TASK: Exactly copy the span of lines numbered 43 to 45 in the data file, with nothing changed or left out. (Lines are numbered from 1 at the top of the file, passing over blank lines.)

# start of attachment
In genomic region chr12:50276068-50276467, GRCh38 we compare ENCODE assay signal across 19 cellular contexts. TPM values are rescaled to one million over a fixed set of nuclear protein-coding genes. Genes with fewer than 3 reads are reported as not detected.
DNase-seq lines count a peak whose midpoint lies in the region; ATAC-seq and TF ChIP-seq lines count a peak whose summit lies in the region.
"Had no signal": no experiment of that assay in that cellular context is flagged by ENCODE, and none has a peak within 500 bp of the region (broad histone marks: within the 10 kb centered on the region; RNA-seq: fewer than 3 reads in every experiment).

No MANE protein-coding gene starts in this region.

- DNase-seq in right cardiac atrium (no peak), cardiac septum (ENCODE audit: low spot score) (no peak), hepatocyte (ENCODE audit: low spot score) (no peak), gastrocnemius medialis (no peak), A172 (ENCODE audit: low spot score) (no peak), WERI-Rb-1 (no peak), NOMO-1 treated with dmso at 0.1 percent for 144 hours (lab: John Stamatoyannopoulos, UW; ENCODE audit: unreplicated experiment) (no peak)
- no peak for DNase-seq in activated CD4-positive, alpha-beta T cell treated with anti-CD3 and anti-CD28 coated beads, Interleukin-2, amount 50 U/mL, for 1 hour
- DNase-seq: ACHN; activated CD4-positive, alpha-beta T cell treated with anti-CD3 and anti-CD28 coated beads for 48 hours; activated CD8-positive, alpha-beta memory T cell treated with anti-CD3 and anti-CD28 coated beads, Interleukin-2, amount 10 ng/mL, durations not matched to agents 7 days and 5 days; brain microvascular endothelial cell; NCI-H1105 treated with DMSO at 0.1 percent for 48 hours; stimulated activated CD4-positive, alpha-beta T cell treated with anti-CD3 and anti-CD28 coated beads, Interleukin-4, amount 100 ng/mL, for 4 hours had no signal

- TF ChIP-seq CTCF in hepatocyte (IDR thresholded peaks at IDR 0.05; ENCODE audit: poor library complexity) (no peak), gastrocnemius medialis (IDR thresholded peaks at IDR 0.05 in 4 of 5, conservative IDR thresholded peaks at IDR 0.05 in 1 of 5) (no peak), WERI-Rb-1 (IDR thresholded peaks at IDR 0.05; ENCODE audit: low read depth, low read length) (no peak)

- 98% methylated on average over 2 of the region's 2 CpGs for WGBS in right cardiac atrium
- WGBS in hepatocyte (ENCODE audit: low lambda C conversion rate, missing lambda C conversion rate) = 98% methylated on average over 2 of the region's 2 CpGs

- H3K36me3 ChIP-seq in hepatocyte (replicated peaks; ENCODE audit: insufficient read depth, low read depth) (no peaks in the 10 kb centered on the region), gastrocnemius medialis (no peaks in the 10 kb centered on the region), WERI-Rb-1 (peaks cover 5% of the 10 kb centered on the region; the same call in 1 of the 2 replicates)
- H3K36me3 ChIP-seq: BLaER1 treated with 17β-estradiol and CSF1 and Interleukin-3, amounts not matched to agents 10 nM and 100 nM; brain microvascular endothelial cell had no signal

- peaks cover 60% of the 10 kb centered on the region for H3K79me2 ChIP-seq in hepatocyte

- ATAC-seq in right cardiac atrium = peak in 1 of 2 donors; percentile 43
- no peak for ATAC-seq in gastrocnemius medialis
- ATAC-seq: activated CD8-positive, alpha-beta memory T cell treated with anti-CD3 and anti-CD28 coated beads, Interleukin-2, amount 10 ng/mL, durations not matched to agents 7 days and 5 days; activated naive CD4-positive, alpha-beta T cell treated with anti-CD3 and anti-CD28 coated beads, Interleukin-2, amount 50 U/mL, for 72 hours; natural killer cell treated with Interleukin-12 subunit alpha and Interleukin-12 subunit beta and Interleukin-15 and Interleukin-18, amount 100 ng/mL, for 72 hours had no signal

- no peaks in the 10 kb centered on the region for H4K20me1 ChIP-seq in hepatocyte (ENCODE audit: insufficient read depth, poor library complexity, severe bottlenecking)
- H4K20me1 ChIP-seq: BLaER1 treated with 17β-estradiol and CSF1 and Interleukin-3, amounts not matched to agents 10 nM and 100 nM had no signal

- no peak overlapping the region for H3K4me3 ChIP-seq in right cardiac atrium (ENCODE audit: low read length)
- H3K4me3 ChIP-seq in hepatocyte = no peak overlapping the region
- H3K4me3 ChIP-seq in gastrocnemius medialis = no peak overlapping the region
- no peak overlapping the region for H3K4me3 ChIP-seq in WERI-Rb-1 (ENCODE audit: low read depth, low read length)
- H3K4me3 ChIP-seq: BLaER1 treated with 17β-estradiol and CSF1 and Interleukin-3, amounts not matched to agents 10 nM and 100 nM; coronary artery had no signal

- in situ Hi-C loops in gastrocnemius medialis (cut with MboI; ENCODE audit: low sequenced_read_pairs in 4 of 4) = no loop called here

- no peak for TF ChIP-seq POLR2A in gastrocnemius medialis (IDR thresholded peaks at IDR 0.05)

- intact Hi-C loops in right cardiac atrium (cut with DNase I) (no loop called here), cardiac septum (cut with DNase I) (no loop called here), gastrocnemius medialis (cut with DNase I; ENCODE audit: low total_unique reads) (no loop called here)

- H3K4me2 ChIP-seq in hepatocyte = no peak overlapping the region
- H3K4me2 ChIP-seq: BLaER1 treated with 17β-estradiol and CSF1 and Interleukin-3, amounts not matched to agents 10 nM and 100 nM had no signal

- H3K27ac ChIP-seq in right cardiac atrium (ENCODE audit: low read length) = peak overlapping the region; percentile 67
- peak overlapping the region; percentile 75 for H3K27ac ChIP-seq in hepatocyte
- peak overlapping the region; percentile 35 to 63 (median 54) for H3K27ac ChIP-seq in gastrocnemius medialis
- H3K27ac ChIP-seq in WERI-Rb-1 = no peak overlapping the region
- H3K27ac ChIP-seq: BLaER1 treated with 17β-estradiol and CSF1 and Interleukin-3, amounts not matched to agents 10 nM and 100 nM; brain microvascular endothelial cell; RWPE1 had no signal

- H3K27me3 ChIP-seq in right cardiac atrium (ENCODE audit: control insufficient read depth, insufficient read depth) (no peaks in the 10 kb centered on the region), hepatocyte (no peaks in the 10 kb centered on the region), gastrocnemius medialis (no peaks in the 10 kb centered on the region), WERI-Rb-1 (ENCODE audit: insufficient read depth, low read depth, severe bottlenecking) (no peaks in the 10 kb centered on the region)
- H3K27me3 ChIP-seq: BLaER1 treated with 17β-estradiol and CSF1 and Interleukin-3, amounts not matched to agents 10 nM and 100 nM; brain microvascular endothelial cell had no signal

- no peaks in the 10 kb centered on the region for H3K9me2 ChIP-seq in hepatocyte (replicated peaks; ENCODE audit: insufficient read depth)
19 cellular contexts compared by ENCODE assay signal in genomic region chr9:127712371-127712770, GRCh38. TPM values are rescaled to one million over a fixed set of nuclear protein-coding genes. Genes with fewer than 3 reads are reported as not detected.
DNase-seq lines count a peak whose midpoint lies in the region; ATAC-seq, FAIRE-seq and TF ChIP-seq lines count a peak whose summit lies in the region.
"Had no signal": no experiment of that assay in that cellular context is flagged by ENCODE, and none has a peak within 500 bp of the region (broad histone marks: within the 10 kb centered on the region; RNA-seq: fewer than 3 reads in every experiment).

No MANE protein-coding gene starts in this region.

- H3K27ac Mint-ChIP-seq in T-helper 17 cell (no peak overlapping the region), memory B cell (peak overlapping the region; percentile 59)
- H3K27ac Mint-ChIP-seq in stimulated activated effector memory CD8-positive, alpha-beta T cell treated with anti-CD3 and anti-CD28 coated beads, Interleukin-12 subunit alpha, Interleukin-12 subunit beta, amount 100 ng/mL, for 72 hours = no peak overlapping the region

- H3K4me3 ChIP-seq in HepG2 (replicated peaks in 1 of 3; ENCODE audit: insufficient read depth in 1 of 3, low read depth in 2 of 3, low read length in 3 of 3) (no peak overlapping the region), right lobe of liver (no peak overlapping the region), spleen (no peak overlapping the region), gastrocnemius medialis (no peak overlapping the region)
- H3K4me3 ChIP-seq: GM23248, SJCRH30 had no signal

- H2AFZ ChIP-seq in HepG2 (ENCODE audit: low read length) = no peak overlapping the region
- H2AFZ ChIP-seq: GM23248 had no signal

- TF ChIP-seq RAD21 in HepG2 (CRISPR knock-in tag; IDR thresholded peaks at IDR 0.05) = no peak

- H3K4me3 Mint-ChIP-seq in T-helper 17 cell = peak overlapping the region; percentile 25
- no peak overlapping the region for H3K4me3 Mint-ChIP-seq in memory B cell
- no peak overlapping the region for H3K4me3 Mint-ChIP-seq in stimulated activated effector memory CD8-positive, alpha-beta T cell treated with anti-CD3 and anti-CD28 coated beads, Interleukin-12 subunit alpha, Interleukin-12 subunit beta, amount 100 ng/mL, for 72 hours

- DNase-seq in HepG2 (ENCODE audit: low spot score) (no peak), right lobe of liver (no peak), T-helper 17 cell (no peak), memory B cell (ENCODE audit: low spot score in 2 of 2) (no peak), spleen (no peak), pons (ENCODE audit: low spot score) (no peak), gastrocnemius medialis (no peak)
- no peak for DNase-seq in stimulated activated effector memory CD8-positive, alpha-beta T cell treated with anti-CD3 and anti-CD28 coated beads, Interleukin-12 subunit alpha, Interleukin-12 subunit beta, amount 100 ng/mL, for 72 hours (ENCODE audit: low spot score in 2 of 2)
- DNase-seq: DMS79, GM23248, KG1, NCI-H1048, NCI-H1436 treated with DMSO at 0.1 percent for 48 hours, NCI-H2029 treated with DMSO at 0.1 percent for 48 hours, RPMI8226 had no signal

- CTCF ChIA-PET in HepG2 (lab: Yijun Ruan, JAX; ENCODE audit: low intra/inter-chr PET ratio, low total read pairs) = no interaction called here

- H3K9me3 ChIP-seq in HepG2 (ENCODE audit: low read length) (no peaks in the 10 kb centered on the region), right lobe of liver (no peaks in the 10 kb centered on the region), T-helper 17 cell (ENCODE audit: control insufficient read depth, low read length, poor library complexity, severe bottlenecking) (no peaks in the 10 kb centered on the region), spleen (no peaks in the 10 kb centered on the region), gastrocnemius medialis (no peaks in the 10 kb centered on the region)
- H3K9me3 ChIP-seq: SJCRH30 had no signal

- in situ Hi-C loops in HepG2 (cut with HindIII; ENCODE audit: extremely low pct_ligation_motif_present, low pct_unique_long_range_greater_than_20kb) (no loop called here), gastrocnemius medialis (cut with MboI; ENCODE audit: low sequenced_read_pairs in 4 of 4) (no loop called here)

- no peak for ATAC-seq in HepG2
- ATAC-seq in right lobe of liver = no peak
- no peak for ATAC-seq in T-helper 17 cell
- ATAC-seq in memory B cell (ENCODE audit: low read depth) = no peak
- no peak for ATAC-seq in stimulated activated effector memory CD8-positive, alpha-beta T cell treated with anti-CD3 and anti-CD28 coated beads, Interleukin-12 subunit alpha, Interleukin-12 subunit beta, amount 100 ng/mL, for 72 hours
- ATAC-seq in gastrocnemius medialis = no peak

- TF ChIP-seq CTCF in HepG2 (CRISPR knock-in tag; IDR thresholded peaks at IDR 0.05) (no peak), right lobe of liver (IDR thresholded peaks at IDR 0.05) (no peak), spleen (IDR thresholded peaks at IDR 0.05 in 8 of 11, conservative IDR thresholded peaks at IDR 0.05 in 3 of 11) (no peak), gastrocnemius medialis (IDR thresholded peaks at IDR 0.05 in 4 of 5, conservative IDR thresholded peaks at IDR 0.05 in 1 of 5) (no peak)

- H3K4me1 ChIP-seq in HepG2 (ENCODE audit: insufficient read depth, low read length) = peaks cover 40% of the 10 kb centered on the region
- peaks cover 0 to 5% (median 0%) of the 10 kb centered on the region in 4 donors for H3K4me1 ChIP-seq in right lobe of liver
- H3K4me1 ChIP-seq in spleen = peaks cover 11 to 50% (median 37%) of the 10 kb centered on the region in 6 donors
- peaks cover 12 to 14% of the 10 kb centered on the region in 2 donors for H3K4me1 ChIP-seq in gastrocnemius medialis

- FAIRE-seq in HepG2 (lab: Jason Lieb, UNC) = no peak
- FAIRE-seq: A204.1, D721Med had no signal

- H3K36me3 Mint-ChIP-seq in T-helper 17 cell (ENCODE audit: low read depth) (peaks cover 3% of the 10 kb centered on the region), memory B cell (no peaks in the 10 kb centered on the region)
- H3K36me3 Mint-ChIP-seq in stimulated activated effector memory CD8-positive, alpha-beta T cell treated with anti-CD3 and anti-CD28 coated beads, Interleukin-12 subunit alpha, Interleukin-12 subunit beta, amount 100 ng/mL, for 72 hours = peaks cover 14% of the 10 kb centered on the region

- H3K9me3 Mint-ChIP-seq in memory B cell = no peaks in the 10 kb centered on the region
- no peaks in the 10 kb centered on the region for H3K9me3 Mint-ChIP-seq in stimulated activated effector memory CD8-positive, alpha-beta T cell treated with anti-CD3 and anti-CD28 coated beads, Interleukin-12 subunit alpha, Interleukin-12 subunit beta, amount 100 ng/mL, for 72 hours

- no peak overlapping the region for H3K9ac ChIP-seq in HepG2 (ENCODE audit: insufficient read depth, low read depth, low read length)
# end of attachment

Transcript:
- H3K4me3 ChIP-seq in HepG2 (replicated peaks in 1 of 3; ENCODE audit: insufficient read depth in 1 of 3, low read depth in 2 of 3, low read length in 3 of 3) (no peak overlapping the region), right lobe of liver (no peak overlapping the region), spleen (no peak overlapping the region), gastrocnemius medialis (no peak overlapping the region)
- H3K4me3 ChIP-seq: GM23248, SJCRH30 had no signal

- H2AFZ ChIP-seq in HepG2 (ENCODE audit: low read length) = no peak overlapping the region